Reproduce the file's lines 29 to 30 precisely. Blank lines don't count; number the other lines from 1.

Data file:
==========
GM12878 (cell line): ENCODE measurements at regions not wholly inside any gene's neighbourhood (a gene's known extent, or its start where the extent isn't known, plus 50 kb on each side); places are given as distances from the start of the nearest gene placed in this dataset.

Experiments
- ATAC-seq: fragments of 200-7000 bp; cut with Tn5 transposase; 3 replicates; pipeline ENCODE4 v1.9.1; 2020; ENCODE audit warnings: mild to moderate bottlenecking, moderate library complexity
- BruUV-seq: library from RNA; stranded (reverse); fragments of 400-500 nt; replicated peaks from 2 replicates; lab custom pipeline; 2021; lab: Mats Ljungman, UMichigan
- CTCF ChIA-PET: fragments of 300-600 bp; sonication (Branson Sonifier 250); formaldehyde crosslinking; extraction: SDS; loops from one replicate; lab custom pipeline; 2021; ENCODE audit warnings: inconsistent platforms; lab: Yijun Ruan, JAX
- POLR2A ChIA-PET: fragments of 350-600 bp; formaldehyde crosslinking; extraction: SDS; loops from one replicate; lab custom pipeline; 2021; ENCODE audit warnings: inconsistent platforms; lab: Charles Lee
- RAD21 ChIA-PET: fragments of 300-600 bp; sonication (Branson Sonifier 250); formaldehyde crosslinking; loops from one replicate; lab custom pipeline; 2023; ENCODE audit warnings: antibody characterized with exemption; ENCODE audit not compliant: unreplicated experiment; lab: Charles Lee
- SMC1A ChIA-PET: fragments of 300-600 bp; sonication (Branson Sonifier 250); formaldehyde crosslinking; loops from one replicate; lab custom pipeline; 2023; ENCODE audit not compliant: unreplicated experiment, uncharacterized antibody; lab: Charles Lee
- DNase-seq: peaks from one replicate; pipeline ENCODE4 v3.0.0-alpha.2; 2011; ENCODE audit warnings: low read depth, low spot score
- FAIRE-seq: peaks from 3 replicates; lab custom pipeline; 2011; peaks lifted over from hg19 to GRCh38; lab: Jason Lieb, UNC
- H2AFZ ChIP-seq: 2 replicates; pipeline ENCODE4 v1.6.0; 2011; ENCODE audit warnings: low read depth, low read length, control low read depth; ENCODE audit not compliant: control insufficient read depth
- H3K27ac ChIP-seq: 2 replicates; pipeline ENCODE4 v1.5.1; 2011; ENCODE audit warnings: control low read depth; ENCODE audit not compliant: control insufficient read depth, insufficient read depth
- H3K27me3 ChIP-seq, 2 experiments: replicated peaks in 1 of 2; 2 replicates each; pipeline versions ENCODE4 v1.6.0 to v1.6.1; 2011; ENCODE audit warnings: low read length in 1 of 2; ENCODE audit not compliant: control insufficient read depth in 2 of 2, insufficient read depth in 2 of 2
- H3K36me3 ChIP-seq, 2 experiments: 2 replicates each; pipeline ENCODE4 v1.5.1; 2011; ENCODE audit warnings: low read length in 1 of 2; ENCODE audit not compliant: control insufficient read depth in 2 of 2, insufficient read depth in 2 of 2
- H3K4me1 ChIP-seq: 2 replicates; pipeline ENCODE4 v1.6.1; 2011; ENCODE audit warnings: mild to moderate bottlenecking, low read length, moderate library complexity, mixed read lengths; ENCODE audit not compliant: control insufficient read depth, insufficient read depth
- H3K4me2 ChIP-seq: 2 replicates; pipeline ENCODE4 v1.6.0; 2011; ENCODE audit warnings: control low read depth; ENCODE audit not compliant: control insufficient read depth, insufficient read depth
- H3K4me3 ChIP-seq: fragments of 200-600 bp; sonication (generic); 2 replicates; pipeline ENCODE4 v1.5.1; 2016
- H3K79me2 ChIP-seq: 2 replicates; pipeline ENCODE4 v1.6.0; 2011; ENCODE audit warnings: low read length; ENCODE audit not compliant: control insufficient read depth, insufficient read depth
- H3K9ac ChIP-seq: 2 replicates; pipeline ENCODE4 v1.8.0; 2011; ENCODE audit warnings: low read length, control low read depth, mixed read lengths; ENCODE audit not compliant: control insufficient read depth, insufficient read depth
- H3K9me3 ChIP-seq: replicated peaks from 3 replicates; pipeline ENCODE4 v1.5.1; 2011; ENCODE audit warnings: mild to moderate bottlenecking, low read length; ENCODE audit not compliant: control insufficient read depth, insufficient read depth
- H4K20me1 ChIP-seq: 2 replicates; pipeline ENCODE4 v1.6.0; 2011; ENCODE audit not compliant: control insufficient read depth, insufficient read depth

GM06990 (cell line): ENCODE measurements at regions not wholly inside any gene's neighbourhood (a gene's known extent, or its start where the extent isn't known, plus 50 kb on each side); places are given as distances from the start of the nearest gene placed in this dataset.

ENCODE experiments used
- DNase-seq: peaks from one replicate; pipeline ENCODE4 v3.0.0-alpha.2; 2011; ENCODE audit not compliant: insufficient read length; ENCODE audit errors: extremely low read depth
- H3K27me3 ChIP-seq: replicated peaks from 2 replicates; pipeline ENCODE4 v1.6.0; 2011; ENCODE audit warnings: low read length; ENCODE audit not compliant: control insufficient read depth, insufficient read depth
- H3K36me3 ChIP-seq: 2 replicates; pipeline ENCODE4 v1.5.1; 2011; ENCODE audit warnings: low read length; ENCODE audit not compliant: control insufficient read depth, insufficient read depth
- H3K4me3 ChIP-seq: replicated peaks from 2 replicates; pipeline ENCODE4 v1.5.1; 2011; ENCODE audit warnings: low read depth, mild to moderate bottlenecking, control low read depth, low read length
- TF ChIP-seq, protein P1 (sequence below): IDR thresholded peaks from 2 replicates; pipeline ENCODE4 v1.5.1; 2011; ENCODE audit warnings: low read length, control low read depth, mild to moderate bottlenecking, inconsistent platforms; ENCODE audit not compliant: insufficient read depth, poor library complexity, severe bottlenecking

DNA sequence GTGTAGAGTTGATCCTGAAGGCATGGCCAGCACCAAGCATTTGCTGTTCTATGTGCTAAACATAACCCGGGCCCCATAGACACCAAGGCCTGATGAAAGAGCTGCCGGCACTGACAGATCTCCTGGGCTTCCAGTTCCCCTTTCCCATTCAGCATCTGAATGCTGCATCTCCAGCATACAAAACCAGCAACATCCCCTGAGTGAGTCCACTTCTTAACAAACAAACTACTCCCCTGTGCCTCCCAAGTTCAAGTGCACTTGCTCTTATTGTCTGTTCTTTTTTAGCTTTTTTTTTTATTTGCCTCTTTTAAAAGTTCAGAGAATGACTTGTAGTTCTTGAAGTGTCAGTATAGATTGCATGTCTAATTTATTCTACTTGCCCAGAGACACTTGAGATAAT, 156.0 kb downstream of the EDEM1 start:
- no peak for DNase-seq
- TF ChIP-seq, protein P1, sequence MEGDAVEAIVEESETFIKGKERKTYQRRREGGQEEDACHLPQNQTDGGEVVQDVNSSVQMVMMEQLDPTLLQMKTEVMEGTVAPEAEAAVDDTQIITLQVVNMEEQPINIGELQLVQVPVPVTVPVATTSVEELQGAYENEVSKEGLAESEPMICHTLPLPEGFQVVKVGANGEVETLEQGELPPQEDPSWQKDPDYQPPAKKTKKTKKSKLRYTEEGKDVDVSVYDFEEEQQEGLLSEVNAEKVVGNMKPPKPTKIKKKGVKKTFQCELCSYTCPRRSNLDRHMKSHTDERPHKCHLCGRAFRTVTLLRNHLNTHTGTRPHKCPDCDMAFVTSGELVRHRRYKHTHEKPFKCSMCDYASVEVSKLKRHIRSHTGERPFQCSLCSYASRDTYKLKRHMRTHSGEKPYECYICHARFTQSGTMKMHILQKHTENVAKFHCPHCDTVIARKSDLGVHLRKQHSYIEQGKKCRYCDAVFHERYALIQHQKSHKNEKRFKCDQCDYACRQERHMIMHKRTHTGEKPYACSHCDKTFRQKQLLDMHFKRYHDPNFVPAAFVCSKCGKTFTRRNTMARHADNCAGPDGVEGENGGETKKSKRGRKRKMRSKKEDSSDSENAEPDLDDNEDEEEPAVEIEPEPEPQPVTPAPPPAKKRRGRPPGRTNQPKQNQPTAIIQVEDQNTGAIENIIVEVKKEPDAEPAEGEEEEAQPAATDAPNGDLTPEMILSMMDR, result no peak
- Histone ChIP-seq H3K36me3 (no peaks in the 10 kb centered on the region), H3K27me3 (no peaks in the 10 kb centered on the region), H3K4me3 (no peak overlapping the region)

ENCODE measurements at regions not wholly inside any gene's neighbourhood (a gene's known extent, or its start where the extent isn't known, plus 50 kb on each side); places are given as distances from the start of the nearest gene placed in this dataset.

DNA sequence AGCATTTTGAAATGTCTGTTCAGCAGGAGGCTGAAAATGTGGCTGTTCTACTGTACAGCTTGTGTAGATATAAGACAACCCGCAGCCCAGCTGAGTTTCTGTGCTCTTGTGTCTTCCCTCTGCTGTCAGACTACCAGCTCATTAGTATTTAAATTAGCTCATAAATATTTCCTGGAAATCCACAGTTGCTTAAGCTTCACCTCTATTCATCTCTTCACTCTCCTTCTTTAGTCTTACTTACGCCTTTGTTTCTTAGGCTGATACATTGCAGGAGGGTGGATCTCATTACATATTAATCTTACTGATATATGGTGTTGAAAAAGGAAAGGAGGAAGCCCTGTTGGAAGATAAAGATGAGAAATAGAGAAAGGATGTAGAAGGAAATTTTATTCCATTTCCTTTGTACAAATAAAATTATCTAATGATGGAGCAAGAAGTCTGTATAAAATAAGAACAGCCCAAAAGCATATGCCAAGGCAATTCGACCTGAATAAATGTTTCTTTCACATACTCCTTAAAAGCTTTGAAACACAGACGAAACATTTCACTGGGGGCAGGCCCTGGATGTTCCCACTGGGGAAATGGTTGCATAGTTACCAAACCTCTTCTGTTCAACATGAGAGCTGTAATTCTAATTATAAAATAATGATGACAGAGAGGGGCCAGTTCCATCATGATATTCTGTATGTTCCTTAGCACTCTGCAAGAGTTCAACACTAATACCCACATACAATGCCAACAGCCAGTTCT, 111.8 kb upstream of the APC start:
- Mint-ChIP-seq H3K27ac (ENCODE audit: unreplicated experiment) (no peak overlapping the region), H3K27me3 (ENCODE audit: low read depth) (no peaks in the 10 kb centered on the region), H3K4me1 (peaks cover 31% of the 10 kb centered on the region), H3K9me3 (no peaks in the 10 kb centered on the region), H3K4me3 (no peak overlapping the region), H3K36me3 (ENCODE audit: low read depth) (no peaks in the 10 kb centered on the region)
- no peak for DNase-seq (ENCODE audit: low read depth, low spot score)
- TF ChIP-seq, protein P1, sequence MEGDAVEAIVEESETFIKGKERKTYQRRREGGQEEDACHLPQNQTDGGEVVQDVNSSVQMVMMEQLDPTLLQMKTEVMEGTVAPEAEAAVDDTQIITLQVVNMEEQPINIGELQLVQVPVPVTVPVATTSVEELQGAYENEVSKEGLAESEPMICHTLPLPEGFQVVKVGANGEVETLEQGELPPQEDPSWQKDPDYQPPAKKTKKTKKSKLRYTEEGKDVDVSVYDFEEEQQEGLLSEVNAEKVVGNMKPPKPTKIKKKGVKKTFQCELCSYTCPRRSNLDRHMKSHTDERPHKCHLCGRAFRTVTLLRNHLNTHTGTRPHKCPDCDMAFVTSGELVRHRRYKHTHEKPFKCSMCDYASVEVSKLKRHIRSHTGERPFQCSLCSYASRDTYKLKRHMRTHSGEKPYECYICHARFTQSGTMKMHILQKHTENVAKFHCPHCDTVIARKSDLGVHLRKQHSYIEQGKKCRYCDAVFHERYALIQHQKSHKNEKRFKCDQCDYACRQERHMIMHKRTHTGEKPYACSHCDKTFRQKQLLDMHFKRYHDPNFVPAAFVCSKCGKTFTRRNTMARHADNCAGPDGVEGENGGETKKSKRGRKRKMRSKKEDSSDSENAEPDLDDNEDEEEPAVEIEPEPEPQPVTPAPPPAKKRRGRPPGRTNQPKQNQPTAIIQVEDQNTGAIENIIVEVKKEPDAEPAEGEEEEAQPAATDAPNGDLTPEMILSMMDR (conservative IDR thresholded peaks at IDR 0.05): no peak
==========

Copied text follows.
DNA sequence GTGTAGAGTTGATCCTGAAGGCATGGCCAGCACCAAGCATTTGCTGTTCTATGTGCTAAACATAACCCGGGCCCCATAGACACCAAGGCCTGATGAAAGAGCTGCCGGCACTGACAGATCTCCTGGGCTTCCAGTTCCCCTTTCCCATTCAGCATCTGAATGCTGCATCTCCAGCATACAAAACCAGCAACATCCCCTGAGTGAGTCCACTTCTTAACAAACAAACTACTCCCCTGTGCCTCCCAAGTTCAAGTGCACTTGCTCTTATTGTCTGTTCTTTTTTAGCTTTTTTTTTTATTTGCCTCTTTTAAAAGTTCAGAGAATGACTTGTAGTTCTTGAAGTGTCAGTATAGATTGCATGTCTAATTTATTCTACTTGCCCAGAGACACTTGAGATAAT, 156.0 kb downstream of the EDEM1 start:
- no peak for DNase-seq